Abstract: In this talk, I explore the idea of youth as philosophers of technology within a university-community partnership in the Chicago area where youth research and produce documentaries exploring the impact of technology on their communities. Youth as philosophers of technology decenters without devaluing core computing practices such as design, making, coding, and tinkering to instead foreground learning how to decode and unmake tech’s relationship with power through artistic, moral and humanistic inquiry. What is privileged pedagogically is youth learning to engage the multiple truths, contested meanings, and ethical implications of technology in local and global contexts. My analysis centers around the ethical, relational sense-making of two high school students who created a film examining how Immigration and Customs Enforcement (ICE) use surveillance technologies to monitor and track immigrants and how immigrant communities have created technologies of resistance for themselves. This study has implications for how we conceptualize technology learning, research youth sensemaking, and design learning environments that empower youth to critique and reimagine technologies.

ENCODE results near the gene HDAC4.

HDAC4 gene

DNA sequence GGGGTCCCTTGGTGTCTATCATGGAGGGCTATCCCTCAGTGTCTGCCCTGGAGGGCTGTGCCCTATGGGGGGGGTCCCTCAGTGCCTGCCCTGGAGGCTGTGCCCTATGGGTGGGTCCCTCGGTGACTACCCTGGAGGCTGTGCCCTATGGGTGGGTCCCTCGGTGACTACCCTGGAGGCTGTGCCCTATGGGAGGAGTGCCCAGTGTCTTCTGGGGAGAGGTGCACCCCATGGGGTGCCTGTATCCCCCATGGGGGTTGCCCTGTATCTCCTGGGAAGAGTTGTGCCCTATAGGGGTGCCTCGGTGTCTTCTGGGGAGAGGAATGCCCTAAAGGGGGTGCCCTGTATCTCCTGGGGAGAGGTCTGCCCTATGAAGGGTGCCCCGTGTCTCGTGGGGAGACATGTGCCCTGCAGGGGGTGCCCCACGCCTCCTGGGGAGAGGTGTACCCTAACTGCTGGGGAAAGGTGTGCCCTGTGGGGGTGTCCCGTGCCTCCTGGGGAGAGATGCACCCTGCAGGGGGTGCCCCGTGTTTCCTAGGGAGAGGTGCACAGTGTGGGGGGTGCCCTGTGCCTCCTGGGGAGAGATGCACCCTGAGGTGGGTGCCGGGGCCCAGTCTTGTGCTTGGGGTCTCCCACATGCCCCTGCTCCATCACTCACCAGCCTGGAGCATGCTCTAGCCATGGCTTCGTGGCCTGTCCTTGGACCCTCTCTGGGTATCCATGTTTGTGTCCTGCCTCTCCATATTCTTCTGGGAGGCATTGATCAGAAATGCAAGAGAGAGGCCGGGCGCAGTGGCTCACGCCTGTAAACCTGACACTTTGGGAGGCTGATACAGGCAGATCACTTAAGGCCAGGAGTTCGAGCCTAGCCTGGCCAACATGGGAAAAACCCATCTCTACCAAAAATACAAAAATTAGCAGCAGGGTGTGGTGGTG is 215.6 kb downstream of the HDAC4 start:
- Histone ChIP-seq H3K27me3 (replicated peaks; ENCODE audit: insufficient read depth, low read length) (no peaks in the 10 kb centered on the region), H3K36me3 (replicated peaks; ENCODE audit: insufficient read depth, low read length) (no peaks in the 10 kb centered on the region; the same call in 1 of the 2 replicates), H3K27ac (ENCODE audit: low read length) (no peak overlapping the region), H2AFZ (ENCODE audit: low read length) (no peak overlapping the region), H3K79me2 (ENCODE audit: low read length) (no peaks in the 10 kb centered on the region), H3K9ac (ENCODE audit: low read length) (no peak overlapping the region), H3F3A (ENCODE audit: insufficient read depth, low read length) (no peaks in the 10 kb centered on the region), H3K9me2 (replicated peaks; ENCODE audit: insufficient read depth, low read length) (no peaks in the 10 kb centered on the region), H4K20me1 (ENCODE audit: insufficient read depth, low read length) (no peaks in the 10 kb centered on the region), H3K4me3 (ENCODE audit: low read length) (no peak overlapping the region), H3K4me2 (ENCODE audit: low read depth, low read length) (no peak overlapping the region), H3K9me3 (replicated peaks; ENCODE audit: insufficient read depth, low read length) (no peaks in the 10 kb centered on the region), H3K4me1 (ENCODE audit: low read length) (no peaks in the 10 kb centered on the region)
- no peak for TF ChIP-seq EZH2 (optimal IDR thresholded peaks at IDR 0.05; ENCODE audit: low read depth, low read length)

Bio: Sepehr Vakil is an assistant professor of Learning Sciences in the School of Education and Social Policy at Northwestern University. Previously he was Assistant Professor of STEM Education and the Associate Director of Equity & Inclusion in the Center for STEM Education at the University of Texas at Austin. He received his PhD in the Education in Mathematics, Science, and Technology program at UC Berkeley, and his B.S and M.S in Electrical Engineering from UCLA.
Part of the Illinois Computer Science Speaker Series.